The question is no longer if we can afford our humility, but rather can we really afford our own arrogance?
Without humility, our overblown sense of entitlement disconnects us. It increases narcissism and reduces empathy. That may be good for the economy but certainly not for societal well-being. A couple of months ago I was in Bhutan with the folks who implemented Gross National Happiness, and from them I learned about some remarkable research at the University of Michigan. It turns out that ever since 1980, our empathy levels have been gradually dropping, but in 2000, they suddenly plummeted 40 percent. Forty! Not surprisingly, a Gallup report just released last week reported that the US has dropped from 12th position to number 23 on the global well-being index. It’s a strange paradox, we are at the same time, more self-centered than ever, and less happy and healthy for it.
With humility, though, we can give birth to a whole new story.
Humility is seen as a sign of weakness, in today’s culture, when, in reality, it is the gateway for an unparalleled and profound strength.
We see examples of this across all wisdom traditions. In Sikhism, Guru Arjan Dev, the fifth of their ten gurus, offered this credo to all the warriors: “Humility is my mace; becoming the dust of everybody’s feet is my sword. No evil can withstand that.” Jesus Christ washed the feet of his disciples, the 12 apostles, and then adds, “Know ye what I have? I have given you an example.” At another point, he explicitly states, “Blessed are the meek, for they shall inherit the earth. For whoever exalts himself will be humbled, and whoever humbles himself will be exalted.” In Jainism, as you all know, there is the powerful practice of Micchami Dukkadam on the last day of the holy Paryushan period, where Jains actively seek and offer forgiveness: “If I have caused you offense in any way, knowingly or unknowingly, in thought, word or deed, then I seek your forgiveness.” Every year, on this day, I receive many such emails from Jain friends. Simply being on the receiving end is such a humbling feeling, that I can only imagine what it means to be on the other end.
The first doorway is the power of many.
In the absence of humility, we forget the shoulders that we stand on, and foolishly begin to take singular credit for what we’re doing. I remember my mom telling me a parable from the Mahabharata. A dog is traveling on Krishna’s chariot, and lo and behold, when the dog wagged its tail to the right, the chariot turned to the right. And when he wagged it left, the chariot turned to the left. It was an example of correlation, not causation, and it would have been nothing short of ludicrous for the dog to actually believe it was controlling the chariot with its tail. Yet, that is precisely how our arrogance deceives us. We forget that behind each one of us lies an invisible stream of conditions that supports our every move.
The second doorway that humility opens is the power of one.
Last year, I had the pleasure of spending some time with Francois Pienaar, a rugby legend who was very close to Nelson Mandela — and famously played by Matt Damon in the movie Invictus. As he shared many personal encounters with Mandela, the thing that struck me was how practically every story spoke to Mandela’s humility.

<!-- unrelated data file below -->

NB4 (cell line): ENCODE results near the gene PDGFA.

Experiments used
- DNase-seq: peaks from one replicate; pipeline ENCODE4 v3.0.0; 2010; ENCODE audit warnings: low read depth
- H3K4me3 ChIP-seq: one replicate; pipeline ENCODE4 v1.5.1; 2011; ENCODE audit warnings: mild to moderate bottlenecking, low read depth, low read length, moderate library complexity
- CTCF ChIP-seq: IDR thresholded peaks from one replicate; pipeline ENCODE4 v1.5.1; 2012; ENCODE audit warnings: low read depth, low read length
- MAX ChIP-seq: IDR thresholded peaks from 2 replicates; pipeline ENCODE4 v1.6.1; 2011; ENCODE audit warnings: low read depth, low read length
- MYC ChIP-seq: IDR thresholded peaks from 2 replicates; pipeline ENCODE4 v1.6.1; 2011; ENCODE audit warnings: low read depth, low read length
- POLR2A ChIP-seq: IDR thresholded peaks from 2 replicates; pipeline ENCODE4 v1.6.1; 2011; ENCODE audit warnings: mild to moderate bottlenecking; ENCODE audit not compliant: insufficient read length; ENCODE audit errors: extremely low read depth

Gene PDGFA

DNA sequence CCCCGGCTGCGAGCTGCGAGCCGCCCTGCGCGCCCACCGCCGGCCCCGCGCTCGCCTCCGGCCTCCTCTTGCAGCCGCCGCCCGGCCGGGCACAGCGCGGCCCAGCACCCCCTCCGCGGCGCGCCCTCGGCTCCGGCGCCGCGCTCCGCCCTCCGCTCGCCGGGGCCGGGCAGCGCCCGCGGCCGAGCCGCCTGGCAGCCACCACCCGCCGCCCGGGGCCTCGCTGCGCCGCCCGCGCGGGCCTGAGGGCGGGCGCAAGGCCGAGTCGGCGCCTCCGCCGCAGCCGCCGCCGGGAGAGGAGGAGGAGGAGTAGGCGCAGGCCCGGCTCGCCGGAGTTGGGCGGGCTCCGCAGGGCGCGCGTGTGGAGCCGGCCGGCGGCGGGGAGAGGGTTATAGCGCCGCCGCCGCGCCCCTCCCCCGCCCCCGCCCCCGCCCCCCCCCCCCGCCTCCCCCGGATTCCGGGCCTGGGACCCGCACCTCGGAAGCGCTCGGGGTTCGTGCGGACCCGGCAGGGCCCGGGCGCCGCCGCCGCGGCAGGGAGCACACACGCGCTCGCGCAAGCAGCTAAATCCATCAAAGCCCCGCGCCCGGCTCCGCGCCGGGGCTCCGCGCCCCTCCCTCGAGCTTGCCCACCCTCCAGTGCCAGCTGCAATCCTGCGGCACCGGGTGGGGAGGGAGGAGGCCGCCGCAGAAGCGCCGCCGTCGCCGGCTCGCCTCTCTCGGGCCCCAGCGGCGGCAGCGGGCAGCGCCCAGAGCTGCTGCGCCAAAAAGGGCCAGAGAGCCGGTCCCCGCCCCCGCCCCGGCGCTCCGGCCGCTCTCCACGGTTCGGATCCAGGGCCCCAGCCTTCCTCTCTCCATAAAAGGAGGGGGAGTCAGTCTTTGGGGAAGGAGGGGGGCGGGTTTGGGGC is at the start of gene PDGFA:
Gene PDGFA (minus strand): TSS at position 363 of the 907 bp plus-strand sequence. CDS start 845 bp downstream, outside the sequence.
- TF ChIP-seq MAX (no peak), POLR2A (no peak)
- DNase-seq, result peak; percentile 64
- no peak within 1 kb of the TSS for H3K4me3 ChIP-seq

One of the most pivotal moments in Francois’s life came when he visited Mandela’s jail cell on Robben Island. Holding his arms out, he said, “This is what how much space he lived in, for 27 straight years. I grew up thinking he was a terrorist. All Afrikaners did. And yet he come out of jail with an open heart that can hold everyone.” Indeed, Mandela’s first words, after being released from jail: “I stand here before you not as a prophet, but a humble servant.” Humble. Servant.
The third, and subtlest, doorway of humility is the power of zero.
I recently met a 96 year old Sufi saint named Dada Vaswani. He has a great many followers around the world, is highly respected by monks and nuns from various traditions, and radiates a profound sense of peace. I was deeply grateful to meet him. But his first words to me were, “I’m so grateful to have met you.” It wasn’t just a pleasantry, he really meant it. And it wasn’t because he thought I was special — he just knew that everyone is special. Because everyone is connected to everything, and the whole show is sacred.
To probe into this idea of being an instrument, of being zero, I asked him about Bodhisattvas. Similar to Jinas in Jainism, Buddhists define Bodhisattvas as beings who forsake their own liberation for the sake of others. He paused for moment, locked eyes with mine and recited a poem by Shantideva. One deliberate word after another.
May I be a guard for those who need protection,
A guide for those on the path,
A boat, a raft, a bridge for those who wish to cross the flood.
May I be a lamp in the darkness,
A resting place for the weary,
A healing medicine for all who are sick,
A vase of plenty, a tree of miracles;
And for the boundless multitudes of living beings,
May I bring sustenance and awakening,
Enduring like the earth and sky
Until all beings are freed from sorrow,
And all are awakened.
When our gifts to the world are draped in such humility and reverence, an unspeakable thunder roars behind those rain drops. And this is precisely what Jainism invites us to do. Bow to all life, Ahimsa; bow to others points of view, Anekantvad; bow to our inter-connection, Aparigraha.
When we bow to all that is, we reframe our understanding of success and accomplishment. We discover that everyone is good at something. That anyone can find greatness in giving, and that each is connected to all. We know then that our job is simply to be like the sparrow, and do our little bit to hold up the sky. Like my young friend who broke a piece of bread and offered up that bite, may we always strive to serve one another in small ways. And to hold a piece of each others’ prayers.